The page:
Geography Trip to Iceland and New York

Our Sixth Form geography students have returned from the most incredible field trip to Iceland and New York.  Here is an account of the trip by Mr Baker, Head of Geography.


Sunday 29th October

The Geography Department today toured the South Shore of Iceland including a visit to the famous black sand beach at Vik. The Reynisdrangar rock formations (basalt) were formed by fast-flowing lava from a nearby volcano. As the lava cooled, it formed these impressive columnar stacks – a process called columnar jointing.

The group ventured out with guides onto the Solheimajokull Glacier. Students encountered a range of dramatic ice formations including crevasses, rugged ridges and sinkholes. The mighty Katla volcano also lurks ominously beneath the ice cap.

The group also visited Skógafoss which is one of the biggest waterfalls in Iceland, with a drop of some 60 meters and a width of 25 meters.

In the evening we headed out by coach to escape the light pollution of Reykjavik to see the Northern Lights.

Monday 30th October

Today the Geography Department visited Þingvellir. Iceland is the only place in the world where the mid-Atlantic Rift is above sea-level, and you can see the edges of both the North American and Eurasian plates as clearly as in Þingvellir.

Next the tour also stopped at the spectacular geothermal site at Geysir.  Strokkur is the most impressive geyser in the area.  The waters of Strokkur often reach over 40 metres and erupt every 5 to 10 minutes.

We also stopped at Gullfoss at waterfall formed through the process of isostatic uplift (in this case land rising out of the sea due to tectonic activity).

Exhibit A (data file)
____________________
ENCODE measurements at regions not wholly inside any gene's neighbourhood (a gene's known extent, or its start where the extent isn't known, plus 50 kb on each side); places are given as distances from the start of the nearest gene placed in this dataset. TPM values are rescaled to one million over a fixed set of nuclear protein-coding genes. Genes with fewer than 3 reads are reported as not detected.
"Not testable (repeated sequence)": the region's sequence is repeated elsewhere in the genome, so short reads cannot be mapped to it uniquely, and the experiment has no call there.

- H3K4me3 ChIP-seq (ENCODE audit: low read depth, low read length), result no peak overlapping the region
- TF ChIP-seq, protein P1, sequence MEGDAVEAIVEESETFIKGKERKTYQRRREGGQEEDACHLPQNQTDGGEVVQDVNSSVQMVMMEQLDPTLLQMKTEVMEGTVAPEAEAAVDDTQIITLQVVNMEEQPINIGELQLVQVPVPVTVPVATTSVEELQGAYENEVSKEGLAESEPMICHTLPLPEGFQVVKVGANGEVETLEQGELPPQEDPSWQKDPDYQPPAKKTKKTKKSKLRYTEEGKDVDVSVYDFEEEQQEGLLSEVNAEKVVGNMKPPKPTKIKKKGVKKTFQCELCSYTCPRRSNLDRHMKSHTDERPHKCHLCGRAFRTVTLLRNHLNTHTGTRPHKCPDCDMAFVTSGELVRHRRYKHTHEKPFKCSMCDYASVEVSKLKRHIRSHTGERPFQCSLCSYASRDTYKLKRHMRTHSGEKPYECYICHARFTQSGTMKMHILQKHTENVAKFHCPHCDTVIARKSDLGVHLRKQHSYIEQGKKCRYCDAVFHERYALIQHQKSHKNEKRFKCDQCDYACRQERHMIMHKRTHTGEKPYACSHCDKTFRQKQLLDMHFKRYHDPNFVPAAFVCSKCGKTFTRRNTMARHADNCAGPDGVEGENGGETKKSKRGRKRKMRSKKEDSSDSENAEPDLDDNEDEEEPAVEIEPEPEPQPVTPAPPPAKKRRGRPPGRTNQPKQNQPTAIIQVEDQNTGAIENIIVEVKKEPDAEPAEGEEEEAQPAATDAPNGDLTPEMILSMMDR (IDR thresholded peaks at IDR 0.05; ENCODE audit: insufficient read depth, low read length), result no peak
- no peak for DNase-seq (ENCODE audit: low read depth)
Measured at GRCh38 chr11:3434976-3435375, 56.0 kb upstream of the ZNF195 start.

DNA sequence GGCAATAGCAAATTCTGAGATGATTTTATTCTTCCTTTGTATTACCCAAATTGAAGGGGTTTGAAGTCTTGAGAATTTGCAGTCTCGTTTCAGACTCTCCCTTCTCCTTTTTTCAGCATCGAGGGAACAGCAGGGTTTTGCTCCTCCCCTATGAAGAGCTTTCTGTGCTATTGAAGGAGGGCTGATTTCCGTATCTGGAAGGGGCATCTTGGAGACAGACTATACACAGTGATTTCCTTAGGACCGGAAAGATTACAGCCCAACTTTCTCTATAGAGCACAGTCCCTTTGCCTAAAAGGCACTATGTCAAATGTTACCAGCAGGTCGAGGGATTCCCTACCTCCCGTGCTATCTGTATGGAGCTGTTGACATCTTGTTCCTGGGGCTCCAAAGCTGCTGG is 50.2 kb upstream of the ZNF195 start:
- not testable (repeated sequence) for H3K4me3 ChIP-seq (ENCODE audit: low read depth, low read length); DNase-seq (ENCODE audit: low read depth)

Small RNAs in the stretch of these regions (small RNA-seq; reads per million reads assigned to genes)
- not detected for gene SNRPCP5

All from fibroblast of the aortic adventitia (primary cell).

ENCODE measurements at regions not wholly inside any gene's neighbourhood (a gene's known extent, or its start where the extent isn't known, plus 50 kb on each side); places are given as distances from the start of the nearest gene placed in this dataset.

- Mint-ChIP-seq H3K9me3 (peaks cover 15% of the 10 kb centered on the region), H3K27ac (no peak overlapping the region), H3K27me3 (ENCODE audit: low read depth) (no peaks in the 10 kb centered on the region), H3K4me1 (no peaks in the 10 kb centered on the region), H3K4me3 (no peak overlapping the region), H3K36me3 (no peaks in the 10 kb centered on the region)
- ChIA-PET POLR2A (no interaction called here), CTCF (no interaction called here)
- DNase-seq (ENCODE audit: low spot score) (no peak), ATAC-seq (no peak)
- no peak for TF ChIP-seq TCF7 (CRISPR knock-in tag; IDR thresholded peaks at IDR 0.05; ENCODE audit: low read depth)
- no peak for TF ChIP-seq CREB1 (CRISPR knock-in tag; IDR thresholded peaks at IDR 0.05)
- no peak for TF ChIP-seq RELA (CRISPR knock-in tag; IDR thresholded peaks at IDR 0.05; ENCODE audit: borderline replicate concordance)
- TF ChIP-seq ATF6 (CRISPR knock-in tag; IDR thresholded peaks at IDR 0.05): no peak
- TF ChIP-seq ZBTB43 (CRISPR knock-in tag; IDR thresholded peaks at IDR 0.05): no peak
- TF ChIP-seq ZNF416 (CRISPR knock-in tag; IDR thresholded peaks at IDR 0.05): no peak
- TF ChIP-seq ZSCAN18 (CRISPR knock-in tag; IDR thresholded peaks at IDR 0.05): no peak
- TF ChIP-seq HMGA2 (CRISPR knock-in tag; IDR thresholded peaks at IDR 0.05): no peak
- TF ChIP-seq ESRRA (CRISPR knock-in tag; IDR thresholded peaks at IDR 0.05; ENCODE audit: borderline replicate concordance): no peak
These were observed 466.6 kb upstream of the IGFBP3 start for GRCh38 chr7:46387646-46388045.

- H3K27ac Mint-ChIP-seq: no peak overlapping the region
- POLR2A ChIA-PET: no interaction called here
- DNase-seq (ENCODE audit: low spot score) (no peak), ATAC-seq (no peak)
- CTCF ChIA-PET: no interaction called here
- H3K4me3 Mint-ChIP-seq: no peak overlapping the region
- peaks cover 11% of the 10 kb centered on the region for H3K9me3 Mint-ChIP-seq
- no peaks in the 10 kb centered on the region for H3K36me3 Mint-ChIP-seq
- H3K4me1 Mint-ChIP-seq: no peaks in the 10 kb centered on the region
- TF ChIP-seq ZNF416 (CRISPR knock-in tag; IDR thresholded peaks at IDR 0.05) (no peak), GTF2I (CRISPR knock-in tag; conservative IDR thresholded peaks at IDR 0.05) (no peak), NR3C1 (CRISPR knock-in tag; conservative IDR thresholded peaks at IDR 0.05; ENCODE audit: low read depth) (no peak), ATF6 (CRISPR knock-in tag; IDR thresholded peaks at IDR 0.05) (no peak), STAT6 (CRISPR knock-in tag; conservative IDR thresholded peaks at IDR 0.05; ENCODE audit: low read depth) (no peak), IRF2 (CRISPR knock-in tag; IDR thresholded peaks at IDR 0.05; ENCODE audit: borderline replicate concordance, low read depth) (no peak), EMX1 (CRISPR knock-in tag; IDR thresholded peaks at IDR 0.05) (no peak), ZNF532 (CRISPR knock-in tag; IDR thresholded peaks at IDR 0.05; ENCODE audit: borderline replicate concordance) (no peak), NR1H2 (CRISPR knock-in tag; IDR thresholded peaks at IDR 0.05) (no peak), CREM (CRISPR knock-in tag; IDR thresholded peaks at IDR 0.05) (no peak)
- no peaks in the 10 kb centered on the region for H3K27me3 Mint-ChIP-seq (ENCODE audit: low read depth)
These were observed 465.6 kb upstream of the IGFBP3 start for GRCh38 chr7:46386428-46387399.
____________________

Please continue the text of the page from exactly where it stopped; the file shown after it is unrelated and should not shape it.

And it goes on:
Tuesday 31st October

A rest day which included a visit to Reykjavík.

Then on to the USA in the evening!

Wednesday 1st November

The Year 13 Geography group woke early in NYC. After a ride downtown on the Subway and some brunch at a New York Diner we headed across the Hudson for to visit Ellis Island. This was the place where over the years 12 million migrants were processed before beginning their new lives in the USA. In the afternoon the migrant story continued with students visiting the Tenement Museum. Actors helped students to understand more about the tough conditions recent arrivals to the US coped with over a century ago.

Thursday 2nd November

After breakfast the group made their way to the 7 subway line heading out of Manhattan in the direction of Flushing, Queens. The line is designated a National Heritage Trail due to the rich diversity of neighbourhoods, ethnicities, and cultures you travel through along the route. By walking and riding the subway between stops, the group experienced the rich mix of tastes and sounds on offer. The trip ended in the Chinese/Korean suburb of Flushing where the soup dumplings are legendary!

After riding the 7 line back to Manhattan, the group experienced the striking and sometimes controversial urban renewal and redevelopment projects on show along the route of the High Line, and in the nearby Meatpacking District.

Friday 3rd November

The group visited area around 5th Avenue before visiting Central Park and preparing for the journey home later that evening.

Mr Mike Baker, Head of Geography

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